I pen this to give your readers some idea of recent depredations in our mists. On Wednesday night last a party of men stole three horses from near this place – a large grey horse from Mr. L. B. Blair, another from Mr. Brooks Neal, and one from a gentleman near Grandview, and made an attempt to steal a couple of mules from Mr. Hodges on the League, but the mules were wild and it is thought that they could not catch them. They took the bridles, however.

 The horse thieves must have got lost, for next morning they were at Mr. McWhortens about 1 mile from Mr. Blairs, inquiring the way to Waxahachie.

Some ten or twelve persons have gone in search of the thieves, and at last accounts were only about an hour behind them. It is to be hoped that they will overtake them. It is time this horse stealing profession was wiped out of Texas.

            Mr. Elnade

            Alvarado, Texas

 Editor, Cleburne Chronicle, March 23, 1874: One of the thieves, named Roberts, was brought in Thursday and turned over to Sheriff Arnold, who at once employed Mr. Day, Blacksmith, to invest him with (as the boys say) an eighteen carrot chain, and then lodged him in jail. After the second Monday in April we think he will find no difficulty in getting a free pass from the Court to visit Huntsville for a time.


Lane Prairie

May 2, 1874, Cleburne Chronicle

(Exert from Letter to the Editor)

 Mr. Editor:

            We were more injured by the late cold than we at first supposed. Many of our farmers have had to plant their corn over. It is understood that the earliest planted corn was badly killed while the young corn was less injured. The blade rust in wheat has lately made its appearance, occasioned perhaps by the cold, damp weather. There is danger that wheat may yet be cut short by it.



April 5, 1889, Cleburne Chronicle

 City Elections, Cleburne, Texas



M. D. McCrary

J. H. Keith

 City Attorney

 W. D. McKoy

W. B. Featherston

 Assets and Collections

J. M. Eller

L. S. Cabaniss

P. A. Sublett

J. C. Habermacher


 J. M. Clower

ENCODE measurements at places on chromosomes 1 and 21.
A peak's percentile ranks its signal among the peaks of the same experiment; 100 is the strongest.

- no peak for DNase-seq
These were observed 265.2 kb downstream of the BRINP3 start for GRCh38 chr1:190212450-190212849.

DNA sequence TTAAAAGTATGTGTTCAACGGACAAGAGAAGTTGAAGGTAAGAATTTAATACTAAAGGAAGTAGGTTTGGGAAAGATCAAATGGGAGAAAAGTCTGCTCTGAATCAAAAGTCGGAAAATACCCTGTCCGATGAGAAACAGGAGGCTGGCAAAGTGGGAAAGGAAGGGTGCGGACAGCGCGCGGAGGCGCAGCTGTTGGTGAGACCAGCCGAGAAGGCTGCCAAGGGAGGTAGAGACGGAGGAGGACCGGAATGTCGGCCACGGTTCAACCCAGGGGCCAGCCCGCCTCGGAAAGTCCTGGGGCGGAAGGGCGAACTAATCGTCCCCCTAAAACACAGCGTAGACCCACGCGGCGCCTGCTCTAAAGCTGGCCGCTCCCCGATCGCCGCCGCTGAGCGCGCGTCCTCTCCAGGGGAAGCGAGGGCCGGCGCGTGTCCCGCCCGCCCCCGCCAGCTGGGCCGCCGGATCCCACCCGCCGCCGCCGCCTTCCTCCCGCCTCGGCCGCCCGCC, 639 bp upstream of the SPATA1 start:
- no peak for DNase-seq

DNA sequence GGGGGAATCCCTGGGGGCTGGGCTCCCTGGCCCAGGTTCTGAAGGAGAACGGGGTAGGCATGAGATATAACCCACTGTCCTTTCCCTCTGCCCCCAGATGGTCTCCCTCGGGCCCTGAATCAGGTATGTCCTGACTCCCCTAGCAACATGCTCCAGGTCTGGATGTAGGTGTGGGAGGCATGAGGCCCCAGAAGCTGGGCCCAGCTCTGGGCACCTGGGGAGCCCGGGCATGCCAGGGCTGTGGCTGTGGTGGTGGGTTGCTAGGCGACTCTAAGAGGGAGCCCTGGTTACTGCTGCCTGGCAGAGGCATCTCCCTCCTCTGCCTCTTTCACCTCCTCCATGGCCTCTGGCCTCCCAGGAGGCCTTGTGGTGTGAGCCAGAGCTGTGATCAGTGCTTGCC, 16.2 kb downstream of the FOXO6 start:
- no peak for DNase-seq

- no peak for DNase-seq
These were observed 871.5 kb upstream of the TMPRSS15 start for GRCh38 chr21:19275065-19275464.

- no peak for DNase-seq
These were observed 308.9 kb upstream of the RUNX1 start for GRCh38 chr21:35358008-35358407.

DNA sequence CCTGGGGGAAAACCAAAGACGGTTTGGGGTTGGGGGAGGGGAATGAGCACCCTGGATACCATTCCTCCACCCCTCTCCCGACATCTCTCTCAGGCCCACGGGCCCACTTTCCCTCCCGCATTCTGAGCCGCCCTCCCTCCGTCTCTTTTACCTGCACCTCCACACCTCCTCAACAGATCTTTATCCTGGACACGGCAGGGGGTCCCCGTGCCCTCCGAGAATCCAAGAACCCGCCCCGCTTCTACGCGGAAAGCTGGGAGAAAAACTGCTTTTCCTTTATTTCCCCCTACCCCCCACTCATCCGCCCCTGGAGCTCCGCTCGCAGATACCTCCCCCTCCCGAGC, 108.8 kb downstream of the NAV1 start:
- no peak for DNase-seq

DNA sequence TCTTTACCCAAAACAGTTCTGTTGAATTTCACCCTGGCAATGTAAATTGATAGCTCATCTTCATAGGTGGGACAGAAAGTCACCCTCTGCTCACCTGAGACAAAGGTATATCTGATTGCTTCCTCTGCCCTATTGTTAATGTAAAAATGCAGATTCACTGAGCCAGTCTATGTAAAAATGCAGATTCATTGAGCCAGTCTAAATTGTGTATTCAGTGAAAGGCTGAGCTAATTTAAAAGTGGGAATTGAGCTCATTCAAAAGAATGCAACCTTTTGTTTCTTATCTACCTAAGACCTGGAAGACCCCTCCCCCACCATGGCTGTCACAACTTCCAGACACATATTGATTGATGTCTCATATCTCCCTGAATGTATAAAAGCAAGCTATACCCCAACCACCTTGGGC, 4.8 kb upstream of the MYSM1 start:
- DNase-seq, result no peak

W. Murdock


 Lee Shaw

W. H. Graves

J. W. Kennedy


T. T. Pitts

J. W. Lambard

W. D. Milam

P. J. Norwood

W. J. Capps

J. L. Wagley




September, 1900

Johnson County Review 

  • The Alvarado Bulletin reported Mr. W. F. Martin brought in some insects he believes are Mexican Bole Weevil. He said they were doing a great deal of damage in the fields to the north of town.


  • The Grandview Graphic reported that Dr. A. K. Newton this week with construction of a telephone line between Grandview and Auburn.


  • The Alvarado Bulletin reported a “difficulty” there on Sunday afternoon between Mr. Jim Wilshire and Mr. Lee Rutledge. Mr. Rutledge received a ugly gash to the neck, but stated it was not serious.



Sand Flat

April 1874, Cleburne Chronicle

 Mr. John Jacobs of this community is recovering from an accident in which his horse stumbled and threw him off catching his foot in the trace. The horse became frightened and took off running at full speed dragging Mr. Jacobs about 350 yars through the trees, stumps and field. Mr. Montgomery, seeing the incident, came to his aid and got his foot out of the trace saving his life.




August 1, 1892, Johnson County Review

 Everything is calm and serene. Crops are good. We notice cotton opening. Prof. Hartsfield’s school is progressing finely and the protracted meeting at Sand Flat church will begin Sunday night, August 2.

Cotton field



August 3, 1892, Johnson County Review

 Prof. Griffith, who has taught the Joshua school for two successful terms, left yesterday for the west. On his return he will take charge of theBurleson school for the next term

  • C. M. Chauney has just completed a grain and seed house in this place to handle grain and cotton seed this season. This is a great acquisition to the town as well as a great help to the farmers
  • Quite a number of our citizens are attending court at Cleburne this week, they being witnesses in the Bonner poisoning case
  • The family of our enterprising merchant, G. W. Brown, left this A.M. for a two week visit in McLennan county


Eagan Community

August 1, 1892, Johnson County Review

  • Thos. Wilshire's little boy was sick last week with bronchitis
  • Rev. J. M. Booth performed the ceremony for four marriage couples in Egan last month – all inside of two weeks
  • Mrs. Calhoun has been spending a few weeks in Geneva, McLennan county, visiting relatives
  • John Prebble, our expert carpenter, is building a fine residence near Alvarado


Buel Community

August 2, 1892, Johnson County Review

 On account of J. W. Squyers and family leaving for the west, Dr. M. T. Griffin will move his office to the residence of Jesse King.



August 1, 1892, Johnson County Review


  • One of our neighbor boys, it seems, has found something very attractive in the Buel community as he goes up that way very often
  • T. E. Lawson went to Waxahachie last Monday and returned Tuesday
  • J. C. Freeman attended the quarterly conference at Bono last Saturday
  • The Sunday schools at Watts Chapel and Sand Flat have almost breathed their last for want of attendance, nevertheless, a singing at either of the above named places is always well attended


Meyers Community

August 2, 1892,  From the Johnson County Review Newspaper


  • Cotton in the timber is needing rain
  • Some of our people have been attending the tabernacle meeting at Alvarado
  • E. T. Cahill has an addition to his family; it is a girl
  • R. C. Teague was in Waxahachie last week
  • Mrs. Bush, of Arkansas, has recently stopped in our midst
  • Hudson Teague has purchased a farm in West Valley community
  • Thrashing is nearly over with
  • Mrs. Bounds, of Alvarado, will teach Myers public school next term